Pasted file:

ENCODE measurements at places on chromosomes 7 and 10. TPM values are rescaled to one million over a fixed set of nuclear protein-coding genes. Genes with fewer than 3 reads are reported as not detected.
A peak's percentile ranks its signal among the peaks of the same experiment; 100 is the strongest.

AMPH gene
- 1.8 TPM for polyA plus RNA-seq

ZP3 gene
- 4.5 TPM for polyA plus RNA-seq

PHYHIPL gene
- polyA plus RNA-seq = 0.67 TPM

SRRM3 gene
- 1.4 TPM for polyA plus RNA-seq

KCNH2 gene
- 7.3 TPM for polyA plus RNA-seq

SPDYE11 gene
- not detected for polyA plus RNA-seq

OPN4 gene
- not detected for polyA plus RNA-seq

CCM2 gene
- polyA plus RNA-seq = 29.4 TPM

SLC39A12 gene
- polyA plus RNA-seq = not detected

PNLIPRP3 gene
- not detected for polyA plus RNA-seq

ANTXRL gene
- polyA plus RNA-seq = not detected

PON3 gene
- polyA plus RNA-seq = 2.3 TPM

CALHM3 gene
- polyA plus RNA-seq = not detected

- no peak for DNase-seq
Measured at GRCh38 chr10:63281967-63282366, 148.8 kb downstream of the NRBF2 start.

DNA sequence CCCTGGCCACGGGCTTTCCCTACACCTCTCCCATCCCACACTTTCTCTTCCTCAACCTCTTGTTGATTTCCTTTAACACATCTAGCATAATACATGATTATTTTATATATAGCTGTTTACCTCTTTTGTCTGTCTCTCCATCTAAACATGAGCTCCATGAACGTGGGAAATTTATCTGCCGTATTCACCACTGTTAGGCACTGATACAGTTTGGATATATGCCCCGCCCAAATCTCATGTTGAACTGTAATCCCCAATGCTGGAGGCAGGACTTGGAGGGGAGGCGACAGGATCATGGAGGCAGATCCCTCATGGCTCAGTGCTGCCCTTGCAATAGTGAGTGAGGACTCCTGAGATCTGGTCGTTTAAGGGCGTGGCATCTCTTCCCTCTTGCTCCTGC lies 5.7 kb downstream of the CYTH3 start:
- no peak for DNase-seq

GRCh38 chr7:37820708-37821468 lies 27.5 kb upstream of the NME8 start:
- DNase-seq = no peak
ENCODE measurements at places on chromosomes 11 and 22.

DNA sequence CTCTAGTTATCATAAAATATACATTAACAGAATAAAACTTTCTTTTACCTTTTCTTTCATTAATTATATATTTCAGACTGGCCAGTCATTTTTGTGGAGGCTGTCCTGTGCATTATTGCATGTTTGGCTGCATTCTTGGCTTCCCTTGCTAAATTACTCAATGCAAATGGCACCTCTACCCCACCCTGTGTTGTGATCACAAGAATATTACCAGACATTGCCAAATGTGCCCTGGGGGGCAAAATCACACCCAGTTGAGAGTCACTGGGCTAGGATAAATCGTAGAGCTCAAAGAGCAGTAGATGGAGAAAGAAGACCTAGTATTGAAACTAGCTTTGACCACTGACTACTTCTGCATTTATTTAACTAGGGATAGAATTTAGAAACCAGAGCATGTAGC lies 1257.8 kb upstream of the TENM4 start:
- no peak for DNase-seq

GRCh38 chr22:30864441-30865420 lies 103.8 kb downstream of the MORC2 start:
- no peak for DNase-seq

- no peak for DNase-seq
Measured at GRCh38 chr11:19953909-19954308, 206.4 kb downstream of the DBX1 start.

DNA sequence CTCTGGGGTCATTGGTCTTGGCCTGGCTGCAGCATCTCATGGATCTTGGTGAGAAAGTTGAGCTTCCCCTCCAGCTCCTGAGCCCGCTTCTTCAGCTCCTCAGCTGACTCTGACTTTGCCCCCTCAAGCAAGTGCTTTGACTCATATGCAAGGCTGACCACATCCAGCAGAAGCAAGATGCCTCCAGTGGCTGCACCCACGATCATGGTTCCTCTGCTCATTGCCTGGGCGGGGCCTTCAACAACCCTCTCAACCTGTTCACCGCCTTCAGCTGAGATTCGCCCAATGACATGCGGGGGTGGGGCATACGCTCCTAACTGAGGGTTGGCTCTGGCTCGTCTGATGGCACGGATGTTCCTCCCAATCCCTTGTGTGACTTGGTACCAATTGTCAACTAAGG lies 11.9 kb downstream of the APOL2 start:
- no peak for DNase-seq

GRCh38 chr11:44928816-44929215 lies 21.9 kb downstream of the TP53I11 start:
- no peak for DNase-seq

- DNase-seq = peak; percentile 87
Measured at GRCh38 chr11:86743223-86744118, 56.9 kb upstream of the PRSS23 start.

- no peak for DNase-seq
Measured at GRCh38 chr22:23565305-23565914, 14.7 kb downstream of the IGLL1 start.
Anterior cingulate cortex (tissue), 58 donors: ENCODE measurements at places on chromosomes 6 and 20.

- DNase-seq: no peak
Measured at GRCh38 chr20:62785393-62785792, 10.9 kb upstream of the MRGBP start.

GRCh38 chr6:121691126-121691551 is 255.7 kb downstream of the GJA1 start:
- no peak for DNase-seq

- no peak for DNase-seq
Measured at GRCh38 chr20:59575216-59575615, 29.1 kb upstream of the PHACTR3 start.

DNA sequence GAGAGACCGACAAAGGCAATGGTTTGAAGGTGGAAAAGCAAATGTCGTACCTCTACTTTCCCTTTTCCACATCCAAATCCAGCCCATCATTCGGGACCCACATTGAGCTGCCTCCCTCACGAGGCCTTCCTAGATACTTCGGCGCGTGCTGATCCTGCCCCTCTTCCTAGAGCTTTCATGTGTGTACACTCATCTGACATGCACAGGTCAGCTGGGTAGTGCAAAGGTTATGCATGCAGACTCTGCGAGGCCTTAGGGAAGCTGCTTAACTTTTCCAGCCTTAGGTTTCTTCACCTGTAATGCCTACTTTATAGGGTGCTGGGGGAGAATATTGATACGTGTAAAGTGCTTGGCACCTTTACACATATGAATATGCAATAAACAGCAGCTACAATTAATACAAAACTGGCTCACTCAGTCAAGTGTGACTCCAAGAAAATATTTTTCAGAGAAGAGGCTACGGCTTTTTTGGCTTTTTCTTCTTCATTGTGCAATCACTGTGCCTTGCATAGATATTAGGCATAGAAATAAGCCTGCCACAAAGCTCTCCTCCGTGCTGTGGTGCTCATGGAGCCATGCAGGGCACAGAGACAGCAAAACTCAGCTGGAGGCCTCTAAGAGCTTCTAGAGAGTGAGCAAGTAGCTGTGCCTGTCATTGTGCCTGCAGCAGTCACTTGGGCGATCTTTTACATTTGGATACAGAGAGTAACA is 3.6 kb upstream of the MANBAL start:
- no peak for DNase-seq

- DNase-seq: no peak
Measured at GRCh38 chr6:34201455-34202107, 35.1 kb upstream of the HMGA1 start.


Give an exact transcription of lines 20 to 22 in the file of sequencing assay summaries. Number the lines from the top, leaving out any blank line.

- polyA plus RNA-seq = not detected

PNLIPRP3 gene
- not detected for polyA plus RNA-seq